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Professor Harrell, is there a way to change the color of the ‘Apparent’, ‘Bias-corrected’, and ‘Ideal’ lines on a calibration plot using the plot function? As a clinician-researcher I am struggling with identifying a wa to do this to allow individuals to more easily differentiate between lines. Thank you so much.

I don’t think so. You are welcome to create your own version of the function that does this.

I will get help with doing that. Thank you for the quick response.

:new: I am in the process of implementing combined validation and multiple imputation in the rms package. This will be in the next release, rms 6.6-0.

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Hello @f2harrell. I am still reeling in shock from your mind-shattering course. I learnt that I’ve been doing so many things so wrongly, but crucially, you’ve given me a way of thinking about data analysis that emphasizes what is truly meaningful for real-world decisions, rather than contriving statistical workarounds to artificial problems that seem superficially easier to analyze. It is going to take me quite a while to absorb it all. Thanks so much for rocking my world!

I’ll be asking several questions in the next couple of weeks concerning many different aspects of different projects I’m working on or that I have been thinking about.

My first concerns the elegantly intuitive visualization that you strongly recommended, partial effect plots, implemented in rms with ggplot(Predict(model)). Is there a standard name for this kind of plot? I cannot find documentation anywhere on the term “partial effect plot”. It sounds very similar to the partial dependency plot (PDP) and the accumulated local effects (ALE) plot. For precise descriptions, you can refer to 8.1 Partial Dependence Plot (PDP) | Interpretable Machine Learning and 8.2 Accumulated Local Effects (ALE) Plot | Interpretable Machine Learning. Is either of these the same as your partial effect plot?

My simple, intuitive understanding is that both the PDP and ALE plot describe a predictive model by showing the relationship between a variable X1 and the Y prediction. However, they differ in at least one crucial point:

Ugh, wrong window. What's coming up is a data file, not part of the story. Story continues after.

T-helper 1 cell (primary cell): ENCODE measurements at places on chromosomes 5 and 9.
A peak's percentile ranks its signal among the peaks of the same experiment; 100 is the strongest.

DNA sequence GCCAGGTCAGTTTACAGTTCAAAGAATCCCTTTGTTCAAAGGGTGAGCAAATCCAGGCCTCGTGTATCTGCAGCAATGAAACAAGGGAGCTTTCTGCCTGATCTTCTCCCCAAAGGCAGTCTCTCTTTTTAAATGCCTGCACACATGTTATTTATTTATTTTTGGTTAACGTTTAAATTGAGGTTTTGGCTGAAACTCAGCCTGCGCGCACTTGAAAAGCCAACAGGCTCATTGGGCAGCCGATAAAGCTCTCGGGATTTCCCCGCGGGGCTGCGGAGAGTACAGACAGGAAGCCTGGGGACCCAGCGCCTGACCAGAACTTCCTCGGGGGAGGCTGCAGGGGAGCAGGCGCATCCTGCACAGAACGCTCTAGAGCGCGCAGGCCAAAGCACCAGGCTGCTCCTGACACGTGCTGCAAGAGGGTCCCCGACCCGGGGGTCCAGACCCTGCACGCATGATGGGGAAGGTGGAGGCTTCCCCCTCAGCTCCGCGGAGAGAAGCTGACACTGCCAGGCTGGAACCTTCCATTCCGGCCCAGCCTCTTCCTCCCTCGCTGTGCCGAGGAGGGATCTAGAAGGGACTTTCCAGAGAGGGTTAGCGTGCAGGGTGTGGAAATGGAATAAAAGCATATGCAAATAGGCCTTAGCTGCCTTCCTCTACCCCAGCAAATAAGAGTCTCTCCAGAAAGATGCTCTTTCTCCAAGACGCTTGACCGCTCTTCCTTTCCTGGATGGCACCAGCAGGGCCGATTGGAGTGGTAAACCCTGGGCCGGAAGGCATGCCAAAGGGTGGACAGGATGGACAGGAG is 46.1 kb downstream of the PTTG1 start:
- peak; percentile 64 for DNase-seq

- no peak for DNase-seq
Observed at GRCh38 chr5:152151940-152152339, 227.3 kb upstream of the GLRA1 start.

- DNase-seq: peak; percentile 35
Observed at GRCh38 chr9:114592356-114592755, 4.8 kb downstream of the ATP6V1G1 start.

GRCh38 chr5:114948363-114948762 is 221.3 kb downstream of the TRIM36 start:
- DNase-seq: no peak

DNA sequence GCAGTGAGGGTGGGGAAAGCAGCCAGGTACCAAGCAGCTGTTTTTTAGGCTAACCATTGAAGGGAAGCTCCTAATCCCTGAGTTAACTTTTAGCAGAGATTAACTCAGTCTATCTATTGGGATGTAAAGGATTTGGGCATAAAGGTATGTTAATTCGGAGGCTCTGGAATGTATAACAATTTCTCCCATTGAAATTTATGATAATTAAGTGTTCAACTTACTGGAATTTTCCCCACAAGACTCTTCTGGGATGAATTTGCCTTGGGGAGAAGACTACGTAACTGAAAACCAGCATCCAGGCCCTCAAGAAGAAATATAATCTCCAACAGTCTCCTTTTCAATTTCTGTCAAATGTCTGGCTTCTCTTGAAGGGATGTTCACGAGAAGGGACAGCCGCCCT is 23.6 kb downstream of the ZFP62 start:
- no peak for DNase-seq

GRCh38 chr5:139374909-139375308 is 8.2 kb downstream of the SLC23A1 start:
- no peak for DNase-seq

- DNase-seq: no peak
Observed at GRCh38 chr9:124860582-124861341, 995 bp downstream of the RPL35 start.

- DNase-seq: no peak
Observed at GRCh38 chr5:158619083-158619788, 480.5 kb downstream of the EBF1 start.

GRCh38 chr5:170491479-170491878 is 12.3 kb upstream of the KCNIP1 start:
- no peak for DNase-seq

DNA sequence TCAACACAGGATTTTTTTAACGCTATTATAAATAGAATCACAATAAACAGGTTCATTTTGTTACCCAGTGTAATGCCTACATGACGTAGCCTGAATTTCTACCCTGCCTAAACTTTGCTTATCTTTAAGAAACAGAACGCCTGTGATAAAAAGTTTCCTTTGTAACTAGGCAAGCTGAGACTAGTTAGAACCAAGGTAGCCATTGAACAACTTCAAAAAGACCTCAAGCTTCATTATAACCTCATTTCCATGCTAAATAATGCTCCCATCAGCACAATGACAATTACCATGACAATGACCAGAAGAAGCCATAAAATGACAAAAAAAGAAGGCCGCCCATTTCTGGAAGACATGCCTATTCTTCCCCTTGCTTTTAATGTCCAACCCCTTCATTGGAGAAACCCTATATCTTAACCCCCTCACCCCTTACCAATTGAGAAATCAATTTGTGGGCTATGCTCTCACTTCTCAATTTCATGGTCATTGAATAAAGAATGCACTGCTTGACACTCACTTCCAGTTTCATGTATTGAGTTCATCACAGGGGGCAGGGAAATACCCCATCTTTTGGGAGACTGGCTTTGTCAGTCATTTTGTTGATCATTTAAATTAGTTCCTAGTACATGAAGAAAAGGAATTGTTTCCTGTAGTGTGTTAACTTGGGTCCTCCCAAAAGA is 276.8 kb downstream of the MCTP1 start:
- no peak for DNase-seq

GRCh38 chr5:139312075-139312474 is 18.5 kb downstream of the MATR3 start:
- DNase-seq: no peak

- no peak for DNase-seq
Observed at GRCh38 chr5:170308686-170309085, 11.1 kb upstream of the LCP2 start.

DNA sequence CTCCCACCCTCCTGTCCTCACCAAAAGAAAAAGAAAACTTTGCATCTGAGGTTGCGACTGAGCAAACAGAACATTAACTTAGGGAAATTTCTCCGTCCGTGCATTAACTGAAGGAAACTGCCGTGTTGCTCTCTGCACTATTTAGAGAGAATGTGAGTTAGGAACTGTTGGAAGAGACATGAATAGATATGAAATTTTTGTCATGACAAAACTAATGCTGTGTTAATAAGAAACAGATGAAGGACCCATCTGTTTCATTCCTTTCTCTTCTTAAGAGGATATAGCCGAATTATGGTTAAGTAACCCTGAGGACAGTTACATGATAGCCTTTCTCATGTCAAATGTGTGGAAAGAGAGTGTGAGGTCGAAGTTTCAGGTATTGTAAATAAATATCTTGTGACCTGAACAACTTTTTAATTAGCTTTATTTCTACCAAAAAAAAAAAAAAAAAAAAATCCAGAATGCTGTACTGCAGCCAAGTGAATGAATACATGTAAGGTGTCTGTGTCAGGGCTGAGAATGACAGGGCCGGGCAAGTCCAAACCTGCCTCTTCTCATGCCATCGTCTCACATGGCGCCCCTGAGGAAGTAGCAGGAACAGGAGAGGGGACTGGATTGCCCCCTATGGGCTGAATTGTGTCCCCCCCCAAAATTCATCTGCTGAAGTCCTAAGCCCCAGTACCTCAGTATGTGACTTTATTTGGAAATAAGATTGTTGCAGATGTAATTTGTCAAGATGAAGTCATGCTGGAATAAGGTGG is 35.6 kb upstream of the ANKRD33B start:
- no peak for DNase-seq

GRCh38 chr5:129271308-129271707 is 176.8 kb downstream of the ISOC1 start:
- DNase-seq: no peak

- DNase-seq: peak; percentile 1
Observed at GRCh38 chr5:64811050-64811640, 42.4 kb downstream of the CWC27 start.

• PDP: the effects of any and all interactions between X1 and other variables in the model are included in its estimated effect on Y.
  • ALE: the effects of any interactions of other variables with X1 are excluded so that only the main effect of X1 on Y is estimated.

I would think that for interpretation purposes, most analysts are primarily interested in the ALE perspective of main effects only. Interactions can be explicitly identified with other related techniques (e.g., 8.3 Feature Interaction | Interpretable Machine Learning) and then analyzed deliberately.

Since I am primarily interested in ALE plots, I would appreciate your comments on any potential shortcomings you see, especially in relation to your partial effect plots.

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Chitu I’m so glad you got something out of the course. You added a lot to the course yourself with your perceptive questions.

I had not seen any paper that developed a formal name for what we’re doing but have stuck with partial effect plot. To avoid confusion with causal inference it may be more accurate to say partial prediction plot but somehow that doesn’t have as good a ring.

I don’t think it’s meaningful to ignore interactions when fitting the model, when interactions are more than mild in their effects. So I personally would not use ALE. In partial effect plots interactions are included in the following senses:

  • Interacting factors not shown in a plot panel are set to their median (mode if categorical) and such panels will be useful if it’s meaningful to set other factors to such values
  • You can vary the level of interacting factors to produce a panel with multiple curves and confidence bands or to make a 3D plot

On a separate issue we need a new method for showing the effect of a predictor that is collinear with another predictor, something like a “carry along for the ride” plot, whether or not the predictors interact. For example if X1 and X2 are collinear one shows the partial effect plot for X1 but at each level of X1 we compute the estimated expected value of X2 given only X1, and let X2 vary to that value while varying X1.

@f2harrell So, do I understand that your partial effect plots are different from PDPs. If so, how so? One particular drawback of PDPs is that in setting all the other X variables at their average values, a PDP will sometimes set values to combinations of Xs that do not (and sometimes cannot) occur in the data, thus visualizing some unrealistic distortions. (ALE plots only depict realistic values because they are based on actual values in the dataset.) How do your partial effect plots handle this issue?